Friday, September 12, 2003

End of the Affair?

American Jews have been a wholly owned subsidiary of the Democratic Party for the better part of seven decades, constituting, along with black voters, the Party's most reliable and unshakeable constituency. This affinity is not confined merely to voting patterns. Most of the major Jewish organizations, charities, advocacy groups, and the myriad other forms of institutional communal Jewish life in America are, in one manner or another, tied fundamentally to the Democratic Party and to established American Liberalism. This phenomenon has, with some exceptions, gone largely unquestioned. It is considered to be simply assumed, as if it were a natural phenomenon, that Jews will continue to vote Democratic and embrace liberal positions. As the saying goes: "Jews live like WASPs and vote like Puerto Ricans". Few think this will change anytime soon.

Of course, there is now a strong and thriving group of Jews active in the conservative movement and in Republican politics. The neo-conservative revolution contained several Jews as its primary figures (although, contrary to Leftwing propaganda, not all the neo-conservatives were Jews, nor are all Jews neo-conservatives) and many prominent conservative voices today belong to Jews, including Bush Administration Press Secretery Ari Fleischer, speechwriter David Frum, National Review Editor-in-Chief Jonah Goldberg, and of course, the famous (or infamous, in Leftist circles) Norman Podhoretz, who has opined that the Jewish identification with the Democratic Party is nothing short of "suicidal".

It is well known, however, that the strong Jewish presence in the conservative movement has not translated into any mass exodus of Jews to Republican ranks, nor do the majority of American Jews embrace conservative principals. In the last presidential election, Al Gore received something along the lines of 80-90% of the Jewish vote. His predecessor, Bill Clinton, won an even higher percentage. Only the black vote is more monolithic in its partisanship.

But, of course, we now live in a different world, one defined not by the domestic discontents of the '90s but by an existential War on Terror which not only threatens the United States but also the Jewish State of Israel. Many observers, myself included, believe a major political realignment may be in the offing, and that President Bush's resolute response to terror and refusal to compromise the alliance with Israel even in the face of European and Arab pressure may result in the defection of millions of Jewish voters to the Right for the first time in the 20th century.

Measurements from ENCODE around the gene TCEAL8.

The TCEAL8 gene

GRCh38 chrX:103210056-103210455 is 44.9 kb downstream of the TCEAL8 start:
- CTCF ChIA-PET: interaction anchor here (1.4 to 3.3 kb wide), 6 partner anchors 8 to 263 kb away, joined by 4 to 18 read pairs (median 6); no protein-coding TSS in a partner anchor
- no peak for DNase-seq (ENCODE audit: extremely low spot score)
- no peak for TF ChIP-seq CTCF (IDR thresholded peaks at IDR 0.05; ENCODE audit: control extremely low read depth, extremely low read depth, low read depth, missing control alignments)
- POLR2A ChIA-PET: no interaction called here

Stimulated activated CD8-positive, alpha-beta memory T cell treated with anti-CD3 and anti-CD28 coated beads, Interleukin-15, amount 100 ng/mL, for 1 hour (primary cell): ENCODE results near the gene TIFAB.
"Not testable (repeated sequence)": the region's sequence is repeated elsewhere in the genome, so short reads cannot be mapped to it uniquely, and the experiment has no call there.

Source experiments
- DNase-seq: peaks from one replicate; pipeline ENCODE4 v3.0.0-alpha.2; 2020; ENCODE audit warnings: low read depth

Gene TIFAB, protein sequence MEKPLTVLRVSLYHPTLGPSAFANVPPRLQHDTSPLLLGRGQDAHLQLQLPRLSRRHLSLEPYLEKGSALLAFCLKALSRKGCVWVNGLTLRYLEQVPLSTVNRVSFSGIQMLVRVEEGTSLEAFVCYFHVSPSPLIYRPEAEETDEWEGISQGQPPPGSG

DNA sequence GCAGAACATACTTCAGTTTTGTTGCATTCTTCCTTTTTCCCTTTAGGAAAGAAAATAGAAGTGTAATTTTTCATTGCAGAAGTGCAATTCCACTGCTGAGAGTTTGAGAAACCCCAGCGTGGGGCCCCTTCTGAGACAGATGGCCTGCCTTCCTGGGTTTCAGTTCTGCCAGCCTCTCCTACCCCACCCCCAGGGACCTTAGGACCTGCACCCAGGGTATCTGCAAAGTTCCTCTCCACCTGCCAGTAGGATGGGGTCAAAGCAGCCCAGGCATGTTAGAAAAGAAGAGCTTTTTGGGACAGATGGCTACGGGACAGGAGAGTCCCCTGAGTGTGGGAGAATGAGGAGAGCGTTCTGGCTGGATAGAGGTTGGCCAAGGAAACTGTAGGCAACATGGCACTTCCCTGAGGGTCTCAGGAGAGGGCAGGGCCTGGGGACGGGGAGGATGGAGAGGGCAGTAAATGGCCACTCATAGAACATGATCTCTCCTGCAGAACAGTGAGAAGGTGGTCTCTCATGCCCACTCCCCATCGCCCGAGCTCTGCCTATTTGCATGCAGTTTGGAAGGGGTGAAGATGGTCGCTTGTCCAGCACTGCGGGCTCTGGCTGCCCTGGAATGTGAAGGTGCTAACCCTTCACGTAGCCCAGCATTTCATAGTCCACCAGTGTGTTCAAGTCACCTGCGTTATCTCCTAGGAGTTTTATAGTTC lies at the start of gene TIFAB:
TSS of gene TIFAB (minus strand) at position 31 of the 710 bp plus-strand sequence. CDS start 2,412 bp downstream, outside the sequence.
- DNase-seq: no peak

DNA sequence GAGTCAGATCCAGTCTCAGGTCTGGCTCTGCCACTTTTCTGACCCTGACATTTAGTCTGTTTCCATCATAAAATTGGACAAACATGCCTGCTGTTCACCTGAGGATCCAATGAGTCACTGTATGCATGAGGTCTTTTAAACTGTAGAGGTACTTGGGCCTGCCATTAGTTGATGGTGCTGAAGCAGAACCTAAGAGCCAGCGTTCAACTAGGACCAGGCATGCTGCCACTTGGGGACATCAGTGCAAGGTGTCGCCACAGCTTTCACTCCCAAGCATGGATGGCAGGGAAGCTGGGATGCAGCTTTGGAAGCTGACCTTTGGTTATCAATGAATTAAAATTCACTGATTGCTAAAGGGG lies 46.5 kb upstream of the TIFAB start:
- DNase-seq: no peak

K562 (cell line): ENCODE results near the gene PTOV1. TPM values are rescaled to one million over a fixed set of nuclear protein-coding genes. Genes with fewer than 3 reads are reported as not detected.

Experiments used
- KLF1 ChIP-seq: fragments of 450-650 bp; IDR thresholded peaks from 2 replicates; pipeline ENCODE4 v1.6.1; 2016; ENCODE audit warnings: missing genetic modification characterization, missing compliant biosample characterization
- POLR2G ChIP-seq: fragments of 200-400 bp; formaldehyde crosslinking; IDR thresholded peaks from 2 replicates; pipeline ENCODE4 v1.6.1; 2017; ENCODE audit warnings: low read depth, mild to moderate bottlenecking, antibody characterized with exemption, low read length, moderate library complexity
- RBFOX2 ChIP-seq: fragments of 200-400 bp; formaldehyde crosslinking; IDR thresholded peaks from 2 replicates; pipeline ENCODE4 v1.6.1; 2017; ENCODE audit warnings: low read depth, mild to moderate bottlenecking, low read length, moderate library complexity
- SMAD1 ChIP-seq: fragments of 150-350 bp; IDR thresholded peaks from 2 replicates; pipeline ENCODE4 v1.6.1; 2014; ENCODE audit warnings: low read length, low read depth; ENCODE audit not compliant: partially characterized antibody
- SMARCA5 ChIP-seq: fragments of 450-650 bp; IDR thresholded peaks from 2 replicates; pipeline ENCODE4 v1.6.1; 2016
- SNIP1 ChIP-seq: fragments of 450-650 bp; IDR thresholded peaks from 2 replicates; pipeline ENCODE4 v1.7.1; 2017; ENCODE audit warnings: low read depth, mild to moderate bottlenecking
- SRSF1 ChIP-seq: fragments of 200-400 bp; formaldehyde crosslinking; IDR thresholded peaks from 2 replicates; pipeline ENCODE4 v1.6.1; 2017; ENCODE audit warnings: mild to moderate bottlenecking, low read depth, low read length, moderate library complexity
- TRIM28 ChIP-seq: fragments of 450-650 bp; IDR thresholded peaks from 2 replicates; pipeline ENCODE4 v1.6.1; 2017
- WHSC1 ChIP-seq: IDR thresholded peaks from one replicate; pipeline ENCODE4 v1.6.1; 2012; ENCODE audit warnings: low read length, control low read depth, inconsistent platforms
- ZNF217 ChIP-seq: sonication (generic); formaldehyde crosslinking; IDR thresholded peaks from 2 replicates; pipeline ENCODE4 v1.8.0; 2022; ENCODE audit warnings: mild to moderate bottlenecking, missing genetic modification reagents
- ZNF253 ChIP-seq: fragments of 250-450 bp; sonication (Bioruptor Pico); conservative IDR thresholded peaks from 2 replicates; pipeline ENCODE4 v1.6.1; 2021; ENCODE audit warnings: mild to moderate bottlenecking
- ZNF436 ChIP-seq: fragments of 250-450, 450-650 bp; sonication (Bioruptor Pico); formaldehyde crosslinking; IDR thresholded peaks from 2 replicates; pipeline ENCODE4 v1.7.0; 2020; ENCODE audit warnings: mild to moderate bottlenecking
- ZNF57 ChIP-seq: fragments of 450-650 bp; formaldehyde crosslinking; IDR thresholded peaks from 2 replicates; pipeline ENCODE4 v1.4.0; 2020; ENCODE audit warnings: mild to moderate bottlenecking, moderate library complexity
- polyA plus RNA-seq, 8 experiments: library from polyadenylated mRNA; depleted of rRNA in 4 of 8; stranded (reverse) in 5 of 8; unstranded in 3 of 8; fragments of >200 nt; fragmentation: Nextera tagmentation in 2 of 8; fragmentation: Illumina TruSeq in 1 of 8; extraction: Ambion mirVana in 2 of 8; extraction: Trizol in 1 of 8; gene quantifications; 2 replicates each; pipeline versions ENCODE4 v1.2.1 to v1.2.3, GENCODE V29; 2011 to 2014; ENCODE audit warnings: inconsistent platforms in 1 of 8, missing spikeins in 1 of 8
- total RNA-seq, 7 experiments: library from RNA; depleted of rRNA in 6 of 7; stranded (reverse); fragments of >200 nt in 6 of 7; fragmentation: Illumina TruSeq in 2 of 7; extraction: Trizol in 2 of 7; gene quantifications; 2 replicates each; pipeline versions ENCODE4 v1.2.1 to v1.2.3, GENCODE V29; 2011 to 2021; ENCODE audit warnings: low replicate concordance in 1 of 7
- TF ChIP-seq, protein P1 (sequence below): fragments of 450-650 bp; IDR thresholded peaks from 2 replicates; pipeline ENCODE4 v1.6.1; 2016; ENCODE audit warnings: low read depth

In many ways, the question of whether or not such a shift will occur misses the point. The important question is not whether Jews ought to abandon the Democratic Party but whether there is an overriding reason for Jews to remain loyal to it. Political affiliations ought not to be made out of purely negative reasons (although, not being naive, I understand that they often are). Is there something fundamental in the ideology or history of the Democratic Party which demands the allegiance of America's Jews?

Liberal Jewish pundits often argue this point in the affirmative. They point out that the Democrat's liberal economic agenda and staunch defense of minority rights and equal treatment under the law reflect both Jewish interests and essential Jewish values. They point to Jewish laws and traditions relating to the rights of minorities ("the stranger among you"), communal responsibility for the poor, and the utopianic pronunciations of the prophets to argue that liberal values are, in all essential points, Jewish values, many of them inspired by Jewish scripture. This, they claim, demands that Jews who identify with and embrace the values of their faith must, by definition, indentify also with liberalism and with its practical political incarnation: the Democratic Party.